Author: Emery Lord
Genre: YA Contemporary
Length: 352 Pages (Hardcover)
Release: April 2016
It's hard for me to put my feelings on this book into words. While there were a lot of things that I really enjoyed, there were also a lot of things that annoyed me. Let's start with the good stuff.
Jonah's family was fantastic. It was great to see the struggle that an average family was experiencing after great loss because so many people (myself included) have experienced similar loss. Also, the big family aspect was done splendidly. The only thing that I don't think was done well here was the arguing. I don't find it realistic that Jonah had never made his siblings cry before, or that he would find that strange. People argue, people say hurtful things, and they move on. Particularly families, no matter how happy. But Jonah's interactions with his younger siblings were beautiful. I wish this had been more of a focus than it was.
Now let's look at some lukewarm feelings. Jonah and Vivi's relationship had it's cute moments. It was very rushed, but I guess that went along the summer romance theme that was presented. I was never fully invested in them as a couple, but I do think they learned from each other. Maybe not the lessons they really needed, but it was cute and sweet nonetheless.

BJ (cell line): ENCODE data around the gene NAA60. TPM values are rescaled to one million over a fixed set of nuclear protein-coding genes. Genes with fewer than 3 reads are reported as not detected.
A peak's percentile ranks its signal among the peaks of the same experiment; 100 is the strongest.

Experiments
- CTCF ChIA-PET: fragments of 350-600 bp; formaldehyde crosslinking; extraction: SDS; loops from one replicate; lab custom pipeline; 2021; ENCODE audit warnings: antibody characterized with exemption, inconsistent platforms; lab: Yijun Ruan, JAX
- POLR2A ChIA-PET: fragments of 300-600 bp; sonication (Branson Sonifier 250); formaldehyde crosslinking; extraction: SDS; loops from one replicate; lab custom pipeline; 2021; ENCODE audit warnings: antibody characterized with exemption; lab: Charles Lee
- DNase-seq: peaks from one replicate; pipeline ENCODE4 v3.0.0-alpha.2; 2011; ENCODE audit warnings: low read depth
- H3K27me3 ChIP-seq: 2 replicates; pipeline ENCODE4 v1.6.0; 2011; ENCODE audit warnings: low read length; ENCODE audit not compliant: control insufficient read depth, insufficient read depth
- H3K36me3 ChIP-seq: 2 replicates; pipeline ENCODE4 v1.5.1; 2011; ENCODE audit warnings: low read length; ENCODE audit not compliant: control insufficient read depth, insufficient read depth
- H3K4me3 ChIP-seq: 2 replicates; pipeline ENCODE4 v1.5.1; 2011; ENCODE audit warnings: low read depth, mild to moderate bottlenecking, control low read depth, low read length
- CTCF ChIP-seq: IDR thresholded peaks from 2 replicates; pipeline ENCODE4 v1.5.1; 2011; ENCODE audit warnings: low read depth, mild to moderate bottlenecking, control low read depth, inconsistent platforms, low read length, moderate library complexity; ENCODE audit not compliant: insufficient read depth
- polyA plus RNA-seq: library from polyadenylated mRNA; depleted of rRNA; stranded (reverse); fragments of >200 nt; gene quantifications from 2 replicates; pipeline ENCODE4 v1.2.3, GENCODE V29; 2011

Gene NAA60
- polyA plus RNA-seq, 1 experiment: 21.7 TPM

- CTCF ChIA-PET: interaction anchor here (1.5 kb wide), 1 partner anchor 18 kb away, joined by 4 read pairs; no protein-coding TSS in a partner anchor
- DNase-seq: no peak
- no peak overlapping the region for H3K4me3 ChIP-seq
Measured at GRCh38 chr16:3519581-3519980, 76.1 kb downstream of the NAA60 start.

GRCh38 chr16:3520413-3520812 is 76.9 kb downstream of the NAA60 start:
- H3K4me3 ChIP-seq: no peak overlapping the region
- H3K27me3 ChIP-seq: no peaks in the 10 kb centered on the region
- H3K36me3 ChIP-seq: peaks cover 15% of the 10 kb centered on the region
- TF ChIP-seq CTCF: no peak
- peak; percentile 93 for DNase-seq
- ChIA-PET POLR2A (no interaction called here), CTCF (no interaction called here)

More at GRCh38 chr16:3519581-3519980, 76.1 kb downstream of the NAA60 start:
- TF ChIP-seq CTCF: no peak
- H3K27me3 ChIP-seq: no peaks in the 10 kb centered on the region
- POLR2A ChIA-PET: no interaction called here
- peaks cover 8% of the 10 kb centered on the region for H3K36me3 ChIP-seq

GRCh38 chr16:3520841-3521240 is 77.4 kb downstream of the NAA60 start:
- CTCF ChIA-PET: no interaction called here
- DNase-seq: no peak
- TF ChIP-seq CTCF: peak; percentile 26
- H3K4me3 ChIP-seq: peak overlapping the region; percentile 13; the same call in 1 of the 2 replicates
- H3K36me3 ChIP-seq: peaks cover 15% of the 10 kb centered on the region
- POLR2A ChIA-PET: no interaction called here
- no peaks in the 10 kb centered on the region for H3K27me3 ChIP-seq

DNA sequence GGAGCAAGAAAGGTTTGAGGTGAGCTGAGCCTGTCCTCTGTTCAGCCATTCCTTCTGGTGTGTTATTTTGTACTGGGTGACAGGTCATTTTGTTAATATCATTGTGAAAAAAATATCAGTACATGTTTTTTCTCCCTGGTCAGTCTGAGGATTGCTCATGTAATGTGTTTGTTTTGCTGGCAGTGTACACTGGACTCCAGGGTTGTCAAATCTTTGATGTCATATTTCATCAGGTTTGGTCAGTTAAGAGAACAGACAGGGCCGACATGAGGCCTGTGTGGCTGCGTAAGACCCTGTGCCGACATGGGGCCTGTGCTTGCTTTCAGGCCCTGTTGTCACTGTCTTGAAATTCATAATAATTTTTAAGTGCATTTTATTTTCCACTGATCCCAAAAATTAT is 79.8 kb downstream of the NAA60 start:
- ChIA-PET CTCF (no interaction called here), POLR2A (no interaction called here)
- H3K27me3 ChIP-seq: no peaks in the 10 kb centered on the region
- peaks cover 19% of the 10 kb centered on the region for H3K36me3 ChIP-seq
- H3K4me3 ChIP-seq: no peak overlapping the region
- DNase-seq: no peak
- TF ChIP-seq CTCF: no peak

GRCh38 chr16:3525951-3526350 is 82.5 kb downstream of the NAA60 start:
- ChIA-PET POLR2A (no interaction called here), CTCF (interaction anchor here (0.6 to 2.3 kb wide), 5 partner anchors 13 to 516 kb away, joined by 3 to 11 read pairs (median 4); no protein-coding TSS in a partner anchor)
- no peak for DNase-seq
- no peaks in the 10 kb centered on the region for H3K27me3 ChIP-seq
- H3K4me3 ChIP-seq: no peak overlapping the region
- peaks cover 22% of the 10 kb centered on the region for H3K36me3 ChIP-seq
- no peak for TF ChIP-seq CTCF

Now to the main dislike. Vivi. It's not that I hated her character, I just found her extremely hard to have consistent feelings about. She was very selfish and this got really old. I don't feel like there was enough development from beginning to end with her. It felt more like she was back to what she had been at the beginning of the book, like she had gone in a circle through the summer.
I've suffered with anxiety and depression for my entire life. I know they present differently in everyone. No two people have the same symptoms or fixes. I was not entirely satisfied with how the mental health aspect of this was handled, however. Vivi seemed more into letting her mental health problems control her than actually learning to live with them and work with them. There is no way to just fix things, but you have to acknowledge them before you can learn to change. And I don't think there was enough acknowledgement happening in this book.
This was a well written story and it addressed some important topics, I just wish it had really delved into them a little more. Overall enjoyable, but not a favorite.